On the track, there are times she feels her age.

“A lot of people are always like, ‘Oh, you’re only 18,'” said Cain, who gets recognized in airports now. “The thing is this, there are 17- and 18-year-olds who dominate swimming, gymnastics, tennis.”

Facts she was reminded of watching 17- and 19-year-olds win Olympic figure skating gold medals in Sochi on TV.

“Just because I’m 17 and, yeah, maybe I’m not at my peak for a runner, it still doesn’t mean I can’t compete internationally,” she said. “Whenever I’m having my poor Mary, I’m only a little kid moments, I kind of remember that. I remember Missy Franklin.”

London’s Olympic Park Orbit to turn gold if England wins World Cup

Teri McKeever fired by Cal as women’s swimming coach after investigation

Teri McKeever
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Teri McKeever, the first woman to serve as a U.S. Olympic swimming head coach, was fired by the University of California at Berkeley after an investigation into alleged verbal and emotional abuse of swimmers that she denied.

McKeever was put on paid administrative leave from her job as head women’s swimming coach in May after an Orange County Register report that 20 current or former Cal swimmers said McKeever verbally and emotionally bullied her swimmers.

Cal athletics director Jim Knowlton wrote in a letter to the Cal team and staff that a resulting independent law firm report detailed “verbally abusive conduct that is antithetical to our most important values.”

“I strongly believe this is in the best interests of our student-athletes, our swimming program and Cal Athletics as a whole,” Knowlton said of McKeever’s firing in a press release. “The report details numerous violations of university policies that prohibit race, national origin and disability discrimination.”

The Orange County Register first published what it says is the full independent report here with redactions.

“I deny and unequivocally refute all conclusions that I abused or bullied any athlete and deny any suggestion I discriminated against any athlete on the basis of race, disability or sexual orientation,” McKeever said in a statement Tuesday confirming her firing and expressing disappointment in how the investigation was conducted. “While I am disappointed in the way my CAL Career will conclude, I wish to thank and celebrate the many student-athletes and staff that made my time in Berkeley a true blessing and gift.”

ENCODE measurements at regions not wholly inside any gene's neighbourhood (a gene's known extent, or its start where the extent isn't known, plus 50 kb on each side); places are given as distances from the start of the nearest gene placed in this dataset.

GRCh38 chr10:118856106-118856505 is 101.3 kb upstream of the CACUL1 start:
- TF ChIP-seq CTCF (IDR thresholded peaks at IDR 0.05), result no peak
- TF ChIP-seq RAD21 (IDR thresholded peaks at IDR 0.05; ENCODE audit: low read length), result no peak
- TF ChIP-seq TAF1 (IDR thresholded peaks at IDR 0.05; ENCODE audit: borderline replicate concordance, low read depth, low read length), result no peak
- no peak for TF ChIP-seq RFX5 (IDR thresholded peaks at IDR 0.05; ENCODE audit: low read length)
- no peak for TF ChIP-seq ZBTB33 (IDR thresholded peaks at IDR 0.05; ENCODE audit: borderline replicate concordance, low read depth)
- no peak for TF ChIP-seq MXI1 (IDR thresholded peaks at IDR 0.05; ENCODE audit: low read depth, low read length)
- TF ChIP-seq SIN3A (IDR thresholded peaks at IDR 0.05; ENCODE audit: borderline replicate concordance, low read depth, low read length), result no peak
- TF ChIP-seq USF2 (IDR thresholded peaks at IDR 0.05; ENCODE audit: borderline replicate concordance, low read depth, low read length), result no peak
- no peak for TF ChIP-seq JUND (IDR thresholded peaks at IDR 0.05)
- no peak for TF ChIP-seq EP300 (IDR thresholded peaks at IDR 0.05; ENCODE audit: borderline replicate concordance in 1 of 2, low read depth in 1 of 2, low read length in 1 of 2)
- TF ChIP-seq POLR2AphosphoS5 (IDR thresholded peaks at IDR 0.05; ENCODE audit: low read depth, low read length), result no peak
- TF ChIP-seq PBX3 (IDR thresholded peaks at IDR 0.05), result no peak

McKeever’s lawyer wrote that McKeever “will be filing suit to expose the manner in which gender has affected not only the evaluation of her coaching but harmed and continues to harm both female and male athletes.”

McKeever led Cal women’s swimming and diving for nearly 30 years, winning four NCAA team titles and coaching Olympic champions including Missy FranklinNatalie Coughlin and Dana Vollmer.

In 2004, she became the first woman to be on a U.S. Olympic swim team coaching staff, as an assistant. In 2012, she became the first woman to be head coach of a U.S. Olympic swim team. She was an assistant again for the Tokyo Games.

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Diana Taurasi returns to U.S. national basketball team

Diana Taurasi
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Diana Taurasi is set to return to the U.S. national basketball team next week for the first time since the Tokyo Olympics, signaling a possible bid for a record-breaking sixth Olympic appearance in 2024 at age 42.

Taurasi is on the 15-player roster for next week’s training camp in Minnesota announced Tuesday.

Brittney Griner is not on the list but is expected to return to competitive basketball later this year with her WNBA team, the Phoenix Mercury (also Taurasi’s longtime team, though she is currently a free agent), after being detained in Russia for 10 months in 2022.

Taurasi said as far back as the 2016 Rio Games that her Olympic career was likely over, but returned to the national team after Dawn Staley succeeded Geno Auriemma as head coach in 2017.

In Tokyo, Taurasi and longtime backcourt partner Sue Bird became the first basketball players to win five Olympic gold medals. Bird has since retired.

After beating Japan in the final, Taurasi said “see you in Paris,” smiling, as she left an NBC interview. That’s now looking less like a joke and more like a prediction.

Minnesota Lynx coach Cheryl Reeve succeeded Staley as head coach last year. In early fall, she guided the U.S. to arguably the best FIBA World Cup performance ever, despite not having stalwarts Bird, Griner, Tina Charles and Sylvia Fowles.

Taurasi was not in contention for the team after suffering a WNBA season-ending quad injury in the summer. Taurasi, who is 38-0 in Olympic games and started every game at the last four Olympics, wasn’t on a U.S. team for an Olympics or worlds for the first time since 2002.

Next year, Taurasi can become the oldest Olympic basketball player in history and the first to play in six Games, according to Olympedia.org. Spain’s Rudy Fernandez could also play in a sixth Olympics in 2024.